+0  
 
0
49
3
avatar+1837 

Find the derivative of the function h(t)=(t^4-1)(t^3+1)^4 using either quotient rule, product rule, addition rule, subtraction rule, and/or chain rule. Please show step by step instructions.  Thanks. 

gibsonj338  May 12, 2018
Sort: 

3+0 Answers

 #1
avatar
+2

Find the derivative of the following via implicit differentiation:

d/dt(h(t)) = d/dt((1 + t^3)^4 (-1 + t^4))

 

The derivative of h(t) is h'(t):

h'(t) = d/dt((1 + t^3)^4 (-1 + t^4))

 

Use the product rule, d/dt(u v) = v ( du)/( dt) + u ( dv)/( dt), where u = (t^3 + 1)^4 and v = t^4 - 1:

h'(t) = (t^4 - 1) d/dt((1 + t^3)^4) + (t^3 + 1)^4 d/dt(-1 + t^4)

 

Using the chain rule, d/dt((t^3 + 1)^4) = ( du^4)/( du) ( du)/( dt), where u = t^3 + 1 and d/( du)(u^4) = 4 u^3:

h'(t) = (1 + t^3)^4 (d/dt(-1 + t^4)) + (-1 + t^4) 4 (t^3 + 1)^3 d/dt(1 + t^3)

 

Differentiate the sum term by term:

h'(t) = (1 + t^3)^4 (d/dt(-1 + t^4)) + d/dt(1) + d/dt(t^3) 4 (1 + t^3)^3 (-1 + t^4)

 

The derivative of 1 is zero:

h'(t) = (1 + t^3)^4 (d/dt(-1 + t^4)) + 4 (1 + t^3)^3 (-1 + t^4) (d/dt(t^3) + 0)

 

Simplify the expression:

h'(t) = 4 (1 + t^3)^3 (-1 + t^4) (d/dt(t^3)) + (1 + t^3)^4 (d/dt(-1 + t^4))

 

Use the power rule, d/dt(t^n) = n t^(n - 1), where n = 3.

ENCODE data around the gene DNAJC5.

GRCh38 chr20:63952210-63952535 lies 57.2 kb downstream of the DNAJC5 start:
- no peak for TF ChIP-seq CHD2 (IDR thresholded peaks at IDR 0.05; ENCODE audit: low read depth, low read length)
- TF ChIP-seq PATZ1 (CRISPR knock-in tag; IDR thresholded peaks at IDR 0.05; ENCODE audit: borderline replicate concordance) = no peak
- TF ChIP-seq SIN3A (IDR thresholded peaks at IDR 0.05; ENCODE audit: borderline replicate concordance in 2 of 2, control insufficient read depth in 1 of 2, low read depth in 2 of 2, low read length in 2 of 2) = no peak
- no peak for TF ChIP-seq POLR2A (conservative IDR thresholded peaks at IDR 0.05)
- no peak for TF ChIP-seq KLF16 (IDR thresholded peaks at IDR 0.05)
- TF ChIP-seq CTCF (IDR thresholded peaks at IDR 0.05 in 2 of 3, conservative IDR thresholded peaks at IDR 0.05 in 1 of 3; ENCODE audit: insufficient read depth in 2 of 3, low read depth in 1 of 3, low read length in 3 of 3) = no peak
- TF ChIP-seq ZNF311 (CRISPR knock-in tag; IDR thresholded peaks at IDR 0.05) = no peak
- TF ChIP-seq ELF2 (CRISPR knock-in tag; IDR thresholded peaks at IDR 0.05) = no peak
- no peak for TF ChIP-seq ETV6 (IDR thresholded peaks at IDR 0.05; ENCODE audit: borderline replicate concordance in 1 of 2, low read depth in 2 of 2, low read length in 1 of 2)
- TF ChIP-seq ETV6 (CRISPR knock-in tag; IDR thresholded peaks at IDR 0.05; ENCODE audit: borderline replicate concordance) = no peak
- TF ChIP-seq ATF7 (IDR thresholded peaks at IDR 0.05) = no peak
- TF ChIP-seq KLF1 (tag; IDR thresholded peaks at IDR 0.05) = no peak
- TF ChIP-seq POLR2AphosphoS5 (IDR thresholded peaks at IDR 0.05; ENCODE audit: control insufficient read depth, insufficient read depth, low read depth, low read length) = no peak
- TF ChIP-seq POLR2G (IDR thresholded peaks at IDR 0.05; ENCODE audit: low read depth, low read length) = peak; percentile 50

d/dt(t^3) = 3 t^2:

h'(t) = (1 + t^3)^4 (d/dt(-1 + t^4)) + 3 t^2 4 (1 + t^3)^3 (-1 + t^4)

Simplify the expression:

h'(t) = 12 t^2 (1 + t^3)^3 (-1 + t^4) + (1 + t^3)^4 (d/dt(-1 + t^4))

 

Differentiate the sum term by term:

h'(t) = 12 t^2 (1 + t^3)^3 (-1 + t^4) + d/dt(-1) + d/dt(t^4) (1 + t^3)^4

 

The derivative of -1 is zero:

h'(t) = 12 t^2 (1 + t^3)^3 (-1 + t^4) + (1 + t^3)^4 (d/dt(t^4) + 0)

 

Simplify the expression:

h'(t) = 12 t^2 (1 + t^3)^3 (-1 + t^4) + (1 + t^3)^4 (d/dt(t^4))

 

Use the power rule, d/dt(t^n) = n t^(n - 1), where n = 4.

d/dt(t^4) = 4 t^3:

 

h'(t) = 12t^2 (1 + t^3)^3 (-1 + t^4) + 4t^3 (1 + t^3)^4 [Courtesy of Mathematica 11 Home Edition]

Guest May 12, 2018
 #2
avatar+1837 
0

Whoops.  I forgot to put to the third power on (t^4-1).  The equation should be h(t)=(t^4-1)^3(t^3+1)^4.  Can you please do it again?  I am so sorry.

gibsonj338  May 12, 2018
 #3
avatar+92463 
+1

Gibson, you would have been better off just to say thanks to guest , and give a point and then put your 'real' question as another post.

You never had to admit that your first post was an error. 

 

\(h(t)=(t^4-1)^3(t^3+1)^4\\ let \;u=(t^4-1)^3\\ \frac{du}{dt}=3(t^4-1)^2*4t^3\\ \frac{du}{dt}=12t^3(t^4-1)^2\\ let\;v=(t^3+1)^4\\ \frac{dv}{dt}=4(t^3+1)^3*3t^2\\ \frac{dv}{dt}=12t^2(t^3+1)^3\\ \text{now use product rule}\\ If \;y=uv\;\;then\;\;\frac{dy}{dt}=uv'+vu'\\ \frac{dy}{dt}=[(t^4-1)^3][12t^2(t^3+1)^3]+[(t^3+1)^4][12t^3(t^4-1)^2] \)

 

Now you can check it and simplify it yoursself.

If you have specific problems then let us know :)

Melody  May 12, 2018

11 Online Users

avatar
New Privacy Policy (May 2018)
We use cookies to personalise content and ads, to provide social media features and to analyse our traffic. We also share information about your use of our site with our social media, advertising and analytics partners.  Privacy Policy